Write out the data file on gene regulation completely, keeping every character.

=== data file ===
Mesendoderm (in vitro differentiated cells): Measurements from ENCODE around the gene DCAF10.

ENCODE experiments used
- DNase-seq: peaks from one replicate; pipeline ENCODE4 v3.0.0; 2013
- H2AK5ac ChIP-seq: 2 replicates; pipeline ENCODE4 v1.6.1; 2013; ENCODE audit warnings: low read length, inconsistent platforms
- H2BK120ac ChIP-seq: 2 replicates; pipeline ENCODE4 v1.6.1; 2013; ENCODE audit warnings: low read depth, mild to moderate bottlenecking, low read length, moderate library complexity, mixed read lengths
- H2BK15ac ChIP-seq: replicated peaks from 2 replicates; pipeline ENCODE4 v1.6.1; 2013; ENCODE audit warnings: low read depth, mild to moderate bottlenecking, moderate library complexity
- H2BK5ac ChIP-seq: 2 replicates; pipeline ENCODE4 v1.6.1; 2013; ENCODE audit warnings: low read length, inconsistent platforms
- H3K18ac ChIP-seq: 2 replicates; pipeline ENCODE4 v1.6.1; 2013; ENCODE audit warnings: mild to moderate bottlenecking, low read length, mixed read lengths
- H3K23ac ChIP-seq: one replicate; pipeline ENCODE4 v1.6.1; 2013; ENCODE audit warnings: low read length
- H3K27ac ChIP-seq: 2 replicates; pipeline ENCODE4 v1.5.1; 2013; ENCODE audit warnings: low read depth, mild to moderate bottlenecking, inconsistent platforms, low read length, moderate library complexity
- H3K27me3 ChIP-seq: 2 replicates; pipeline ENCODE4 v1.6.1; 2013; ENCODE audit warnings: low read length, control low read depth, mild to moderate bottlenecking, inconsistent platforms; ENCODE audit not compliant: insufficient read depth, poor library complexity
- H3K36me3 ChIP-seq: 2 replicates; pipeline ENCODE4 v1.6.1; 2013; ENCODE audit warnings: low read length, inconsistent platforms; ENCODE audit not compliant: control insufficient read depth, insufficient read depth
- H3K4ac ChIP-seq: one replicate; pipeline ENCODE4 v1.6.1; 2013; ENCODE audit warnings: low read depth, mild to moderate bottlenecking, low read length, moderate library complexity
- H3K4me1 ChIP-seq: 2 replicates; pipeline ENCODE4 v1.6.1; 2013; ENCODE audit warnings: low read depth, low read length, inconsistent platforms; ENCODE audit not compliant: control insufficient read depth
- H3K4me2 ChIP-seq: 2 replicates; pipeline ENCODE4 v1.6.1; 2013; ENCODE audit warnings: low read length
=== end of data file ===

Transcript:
Mesendoderm (in vitro differentiated cells): Measurements from ENCODE around the gene DCAF10.

ENCODE experiments used
- DNase-seq: peaks from one replicate; pipeline ENCODE4 v3.0.0; 2013
- H2AK5ac ChIP-seq: 2 replicates; pipeline ENCODE4 v1.6.1; 2013; ENCODE audit warnings: low read length, inconsistent platforms
- H2BK120ac ChIP-seq: 2 replicates; pipeline ENCODE4 v1.6.1; 2013; ENCODE audit warnings: low read depth, mild to moderate bottlenecking, low read length, moderate library complexity, mixed read lengths
- H2BK15ac ChIP-seq: replicated peaks from 2 replicates; pipeline ENCODE4 v1.6.1; 2013; ENCODE audit warnings: low read depth, mild to moderate bottlenecking, moderate library complexity
- H2BK5ac ChIP-seq: 2 replicates; pipeline ENCODE4 v1.6.1; 2013; ENCODE audit warnings: low read length, inconsistent platforms
- H3K18ac ChIP-seq: 2 replicates; pipeline ENCODE4 v1.6.1; 2013; ENCODE audit warnings: mild to moderate bottlenecking, low read length, mixed read lengths
- H3K23ac ChIP-seq: one replicate; pipeline ENCODE4 v1.6.1; 2013; ENCODE audit warnings: low read length
- H3K27ac ChIP-seq: 2 replicates; pipeline ENCODE4 v1.5.1; 2013; ENCODE audit warnings: low read depth, mild to moderate bottlenecking, inconsistent platforms, low read length, moderate library complexity
- H3K27me3 ChIP-seq: 2 replicates; pipeline ENCODE4 v1.6.1; 2013; ENCODE audit warnings: low read length, control low read depth, mild to moderate bottlenecking, inconsistent platforms; ENCODE audit not compliant: insufficient read depth, poor library complexity
- H3K36me3 ChIP-seq: 2 replicates; pipeline ENCODE4 v1.6.1; 2013; ENCODE audit warnings: low read length, inconsistent platforms; ENCODE audit not compliant: control insufficient read depth, insufficient read depth
- H3K4ac ChIP-seq: one replicate; pipeline ENCODE4 v1.6.1; 2013; ENCODE audit warnings: low read depth, mild to moderate bottlenecking, low read length, moderate library complexity
- H3K4me1 ChIP-seq: 2 replicates; pipeline ENCODE4 v1.6.1; 2013; ENCODE audit warnings: low read depth, low read length, inconsistent platforms; ENCODE audit not compliant: control insufficient read depth
- H3K4me2 ChIP-seq: 2 replicates; pipeline ENCODE4 v1.6.1; 2013; ENCODE audit warnings: low read length